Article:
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Sunday, 28 October, 2001, 13:48 GMT
UN plea on Afghan refugees
Afghan refugees
Thousands of Afghans have crossed into Pakistan
The United Nations' refugee chief has renewed his call for Pakistan to let more Afghan refugees cross its border.

Ruud Lubbers, UN High Commissioner for Refugees, was speaking after visiting the border north of Quetta, scene of angry protests last week when Pakistani border guards tried to stop thousands of Afghans crossing.

Click here for map of the refugee situation

Mr Lubbers said the UN refugee agency, the UNHCR, was ready to receive more than 100,000 people fleeing the fighting in 15 camps on the Pakistani side of the border, if Pakistan let them through.

He said he hoped that Pakistan's government would become "a bit more flexible" on its present policy of only allowing war wounded, women and children to cross.

Afghan refugee child
Before the crisis, Pakistan was already sheltering two million Afghan refugees
Mr Lubbers also called on Pakistan to stop sending Afghans back across the border.

He is due to fly on to Islamabad to press his case with Pakistani Government officials.

They have so far remained unwilling to relax their policy, worried about the costs and potential for unrest of any flood of refugees.

Pakistan's President Pervez Musharraf has repeated his government's reluctance to open its border.

"The issue involved is that we already have two and half million refugees. If we open the gates freely, we would get about two million (more), that is our prediction," he said.

Mr Lubbers said the UNHCR was willing to let Pakistan carefully screen refugees arriving to ensure no Taleban fighters were among them.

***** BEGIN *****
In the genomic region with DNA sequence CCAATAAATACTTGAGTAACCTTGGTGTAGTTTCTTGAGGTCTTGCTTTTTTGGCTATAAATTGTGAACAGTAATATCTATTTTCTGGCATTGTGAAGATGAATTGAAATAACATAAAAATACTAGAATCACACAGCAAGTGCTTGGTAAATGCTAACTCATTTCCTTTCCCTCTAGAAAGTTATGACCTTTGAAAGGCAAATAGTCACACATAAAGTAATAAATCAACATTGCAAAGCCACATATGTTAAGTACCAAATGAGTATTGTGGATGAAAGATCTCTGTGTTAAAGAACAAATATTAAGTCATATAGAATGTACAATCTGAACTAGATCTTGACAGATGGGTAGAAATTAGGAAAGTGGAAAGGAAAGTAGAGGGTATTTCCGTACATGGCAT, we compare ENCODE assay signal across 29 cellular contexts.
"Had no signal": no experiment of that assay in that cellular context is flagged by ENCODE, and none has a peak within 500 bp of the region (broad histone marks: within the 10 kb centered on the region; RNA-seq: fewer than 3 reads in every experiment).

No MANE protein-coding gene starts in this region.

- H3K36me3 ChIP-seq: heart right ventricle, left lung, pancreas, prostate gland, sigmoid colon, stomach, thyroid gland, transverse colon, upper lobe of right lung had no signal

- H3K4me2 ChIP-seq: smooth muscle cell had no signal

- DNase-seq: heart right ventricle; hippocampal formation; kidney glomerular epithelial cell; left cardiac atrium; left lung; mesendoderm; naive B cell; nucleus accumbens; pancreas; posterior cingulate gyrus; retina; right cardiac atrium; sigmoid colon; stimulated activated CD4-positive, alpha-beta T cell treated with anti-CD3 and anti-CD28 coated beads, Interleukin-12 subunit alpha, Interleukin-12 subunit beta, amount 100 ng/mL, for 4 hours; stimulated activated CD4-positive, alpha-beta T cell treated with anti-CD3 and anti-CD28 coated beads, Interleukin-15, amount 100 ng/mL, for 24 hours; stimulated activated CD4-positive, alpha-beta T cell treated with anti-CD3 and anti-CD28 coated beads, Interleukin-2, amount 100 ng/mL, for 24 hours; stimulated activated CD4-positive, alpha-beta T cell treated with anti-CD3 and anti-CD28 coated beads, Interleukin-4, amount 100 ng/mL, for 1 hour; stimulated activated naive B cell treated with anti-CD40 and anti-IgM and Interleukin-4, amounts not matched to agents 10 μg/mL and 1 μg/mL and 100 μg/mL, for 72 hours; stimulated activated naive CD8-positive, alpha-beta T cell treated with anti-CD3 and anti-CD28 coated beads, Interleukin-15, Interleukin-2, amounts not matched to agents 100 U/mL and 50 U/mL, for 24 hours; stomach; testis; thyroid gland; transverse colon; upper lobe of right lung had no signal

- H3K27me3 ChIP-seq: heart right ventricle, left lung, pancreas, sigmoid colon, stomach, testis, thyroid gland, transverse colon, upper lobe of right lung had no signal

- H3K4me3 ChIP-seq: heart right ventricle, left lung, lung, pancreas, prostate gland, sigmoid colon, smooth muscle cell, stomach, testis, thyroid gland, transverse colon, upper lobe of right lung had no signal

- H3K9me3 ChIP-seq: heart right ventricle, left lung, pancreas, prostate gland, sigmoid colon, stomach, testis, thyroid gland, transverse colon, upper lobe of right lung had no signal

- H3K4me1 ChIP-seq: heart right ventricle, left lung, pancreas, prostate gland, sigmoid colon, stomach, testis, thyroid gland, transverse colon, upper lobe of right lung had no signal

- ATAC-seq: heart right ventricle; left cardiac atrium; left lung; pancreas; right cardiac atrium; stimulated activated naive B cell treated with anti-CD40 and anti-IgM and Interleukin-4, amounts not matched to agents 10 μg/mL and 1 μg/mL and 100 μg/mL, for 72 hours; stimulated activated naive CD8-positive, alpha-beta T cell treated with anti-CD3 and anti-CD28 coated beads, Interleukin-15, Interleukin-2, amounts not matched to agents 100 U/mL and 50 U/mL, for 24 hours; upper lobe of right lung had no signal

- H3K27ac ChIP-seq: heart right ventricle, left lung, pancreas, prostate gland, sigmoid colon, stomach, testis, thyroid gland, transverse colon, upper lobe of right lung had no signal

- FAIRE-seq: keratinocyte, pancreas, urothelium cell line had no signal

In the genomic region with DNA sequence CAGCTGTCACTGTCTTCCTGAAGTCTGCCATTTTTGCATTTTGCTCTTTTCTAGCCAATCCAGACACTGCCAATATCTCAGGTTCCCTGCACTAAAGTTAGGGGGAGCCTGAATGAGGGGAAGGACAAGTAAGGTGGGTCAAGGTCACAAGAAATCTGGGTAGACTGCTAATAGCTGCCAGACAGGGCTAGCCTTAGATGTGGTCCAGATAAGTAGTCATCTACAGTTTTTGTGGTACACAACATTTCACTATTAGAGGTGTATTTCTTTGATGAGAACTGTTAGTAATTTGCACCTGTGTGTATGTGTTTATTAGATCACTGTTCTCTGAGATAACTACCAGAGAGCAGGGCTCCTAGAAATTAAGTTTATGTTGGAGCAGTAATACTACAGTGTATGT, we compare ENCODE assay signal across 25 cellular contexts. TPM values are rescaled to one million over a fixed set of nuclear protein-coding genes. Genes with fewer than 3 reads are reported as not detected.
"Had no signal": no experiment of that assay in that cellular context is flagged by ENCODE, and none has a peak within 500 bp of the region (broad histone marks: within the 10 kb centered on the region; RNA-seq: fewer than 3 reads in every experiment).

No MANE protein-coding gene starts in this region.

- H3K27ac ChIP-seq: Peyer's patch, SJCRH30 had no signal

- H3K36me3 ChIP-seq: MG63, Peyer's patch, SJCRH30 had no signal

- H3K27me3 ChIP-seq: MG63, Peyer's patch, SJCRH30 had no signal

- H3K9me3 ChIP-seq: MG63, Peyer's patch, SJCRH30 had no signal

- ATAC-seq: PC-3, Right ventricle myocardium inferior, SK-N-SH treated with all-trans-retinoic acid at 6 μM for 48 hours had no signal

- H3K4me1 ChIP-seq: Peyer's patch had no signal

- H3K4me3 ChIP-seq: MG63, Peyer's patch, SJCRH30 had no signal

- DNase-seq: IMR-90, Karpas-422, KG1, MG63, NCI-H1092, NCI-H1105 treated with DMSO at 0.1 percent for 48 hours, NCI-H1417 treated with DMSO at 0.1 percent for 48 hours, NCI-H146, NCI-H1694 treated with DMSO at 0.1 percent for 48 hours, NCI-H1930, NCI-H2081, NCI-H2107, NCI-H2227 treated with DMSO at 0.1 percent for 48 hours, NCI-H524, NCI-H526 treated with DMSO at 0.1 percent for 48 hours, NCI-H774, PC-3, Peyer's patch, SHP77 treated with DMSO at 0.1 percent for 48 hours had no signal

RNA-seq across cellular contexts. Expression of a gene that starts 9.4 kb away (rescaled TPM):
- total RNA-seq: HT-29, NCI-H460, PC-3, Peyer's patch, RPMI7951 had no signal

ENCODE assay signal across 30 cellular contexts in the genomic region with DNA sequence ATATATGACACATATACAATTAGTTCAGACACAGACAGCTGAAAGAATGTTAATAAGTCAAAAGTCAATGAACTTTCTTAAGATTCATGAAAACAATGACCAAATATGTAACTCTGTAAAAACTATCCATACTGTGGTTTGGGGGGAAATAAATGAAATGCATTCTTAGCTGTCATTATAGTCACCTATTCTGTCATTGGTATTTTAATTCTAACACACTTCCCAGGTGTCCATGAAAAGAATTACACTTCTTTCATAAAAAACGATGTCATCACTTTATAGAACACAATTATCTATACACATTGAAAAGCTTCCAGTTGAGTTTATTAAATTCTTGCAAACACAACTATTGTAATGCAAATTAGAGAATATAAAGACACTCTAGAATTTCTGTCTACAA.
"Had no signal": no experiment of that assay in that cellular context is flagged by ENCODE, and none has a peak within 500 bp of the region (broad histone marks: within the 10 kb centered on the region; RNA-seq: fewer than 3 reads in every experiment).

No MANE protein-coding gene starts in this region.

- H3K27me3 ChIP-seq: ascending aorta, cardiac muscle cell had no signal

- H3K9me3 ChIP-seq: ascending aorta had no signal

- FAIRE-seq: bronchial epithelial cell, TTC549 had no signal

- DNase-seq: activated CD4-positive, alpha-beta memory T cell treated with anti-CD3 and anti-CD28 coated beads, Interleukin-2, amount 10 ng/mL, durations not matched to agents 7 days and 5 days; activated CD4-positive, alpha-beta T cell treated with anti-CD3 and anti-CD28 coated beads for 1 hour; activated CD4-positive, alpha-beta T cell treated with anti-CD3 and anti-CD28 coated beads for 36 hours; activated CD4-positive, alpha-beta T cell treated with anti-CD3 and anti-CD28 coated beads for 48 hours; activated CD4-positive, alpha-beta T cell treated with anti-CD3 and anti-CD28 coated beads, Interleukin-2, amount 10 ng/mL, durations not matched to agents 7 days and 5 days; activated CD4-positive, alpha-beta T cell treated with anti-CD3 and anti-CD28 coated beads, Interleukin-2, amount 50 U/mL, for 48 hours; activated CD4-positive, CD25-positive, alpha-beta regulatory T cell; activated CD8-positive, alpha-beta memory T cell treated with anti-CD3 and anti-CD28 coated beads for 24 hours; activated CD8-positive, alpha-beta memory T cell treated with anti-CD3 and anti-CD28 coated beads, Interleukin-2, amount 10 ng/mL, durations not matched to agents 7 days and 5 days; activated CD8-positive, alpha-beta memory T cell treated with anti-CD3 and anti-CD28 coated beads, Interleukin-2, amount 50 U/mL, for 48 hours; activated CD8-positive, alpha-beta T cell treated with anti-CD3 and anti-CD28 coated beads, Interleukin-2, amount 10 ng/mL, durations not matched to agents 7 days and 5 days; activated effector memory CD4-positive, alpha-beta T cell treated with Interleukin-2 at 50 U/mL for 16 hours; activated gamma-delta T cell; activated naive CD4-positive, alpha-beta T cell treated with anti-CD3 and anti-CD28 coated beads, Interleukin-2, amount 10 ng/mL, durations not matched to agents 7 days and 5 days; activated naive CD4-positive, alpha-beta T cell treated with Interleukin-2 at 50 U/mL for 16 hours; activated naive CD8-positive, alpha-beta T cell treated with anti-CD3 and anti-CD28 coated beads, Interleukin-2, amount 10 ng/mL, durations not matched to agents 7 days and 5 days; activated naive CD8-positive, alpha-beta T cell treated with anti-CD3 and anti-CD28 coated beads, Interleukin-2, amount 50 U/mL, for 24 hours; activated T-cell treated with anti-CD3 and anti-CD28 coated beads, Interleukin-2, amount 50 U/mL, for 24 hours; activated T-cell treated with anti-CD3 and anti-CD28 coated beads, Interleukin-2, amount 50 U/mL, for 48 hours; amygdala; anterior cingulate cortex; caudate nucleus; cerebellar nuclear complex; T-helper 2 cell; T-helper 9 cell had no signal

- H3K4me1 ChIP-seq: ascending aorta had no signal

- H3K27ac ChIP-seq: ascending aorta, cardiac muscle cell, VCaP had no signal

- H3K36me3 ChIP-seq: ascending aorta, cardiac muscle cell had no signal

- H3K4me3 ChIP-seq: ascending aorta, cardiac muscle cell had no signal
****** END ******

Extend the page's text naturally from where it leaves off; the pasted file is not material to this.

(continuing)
Ruud  Lubbers
Lubbers hopes a compromise will be possible
Mr Lubbers admitted a complete reversal of policy by the government was unlikely, but he has urged a compromise to allow families as well as vulnerable women, children and the elderly across the border.

After his talks in Islamabad, Mr Lubbers is due to fly to Iran on Wednesday.

Nearly three weeks into the US-led military campaign against Afghanistan, the true scale of the resultant refugee problem is still unclear.

What is known is that major Afghan cities like Kabul and Kandahar have already been emptied of much of their civilian population.

Conscription fears

Families are fleeing both the intense bombing raids and, it is reported, attempts by the Taleban authorities and by their foes in the Northern Alliance to forcibly enlist young men into their armed forces.

Last week, several thousand refugees forced their way across the Pakistan border from Chaman in Afghanistan, and several thousand more are being held in Taleban-controlled camps close to the border.

Initially the UNHCR voiced fears of a million or more refugees flooding into neighbouring Pakistan, Iran and the former Soviet republics to the north.

But so far, the numbers of displaced people actually reaching the official border crossings is far smaller.




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 WATCH/LISTEN
 ON THIS STORY
The BBC's Matt Gardner
"Thousands of Afghan refugees continue to arrive"
UNCHR's Peter Kessler
"These people are fleeing a worsening humanitarian situation"
Ruud Lubbers, UN High Commissioner for Refugees
answers questions at a news conference
See also:

22 Oct 01 | Business
Pakistan counts cost of war
22 Oct 01 | South Asia
In pictures: Afghan refugees' plight
21 Oct 01 | From Our Own Correspondent
A refugee's ordeal
21 Oct 01 | South Asia
Chaman's queue of despair
23 Oct 01 | Education
Afghan girls' second chance
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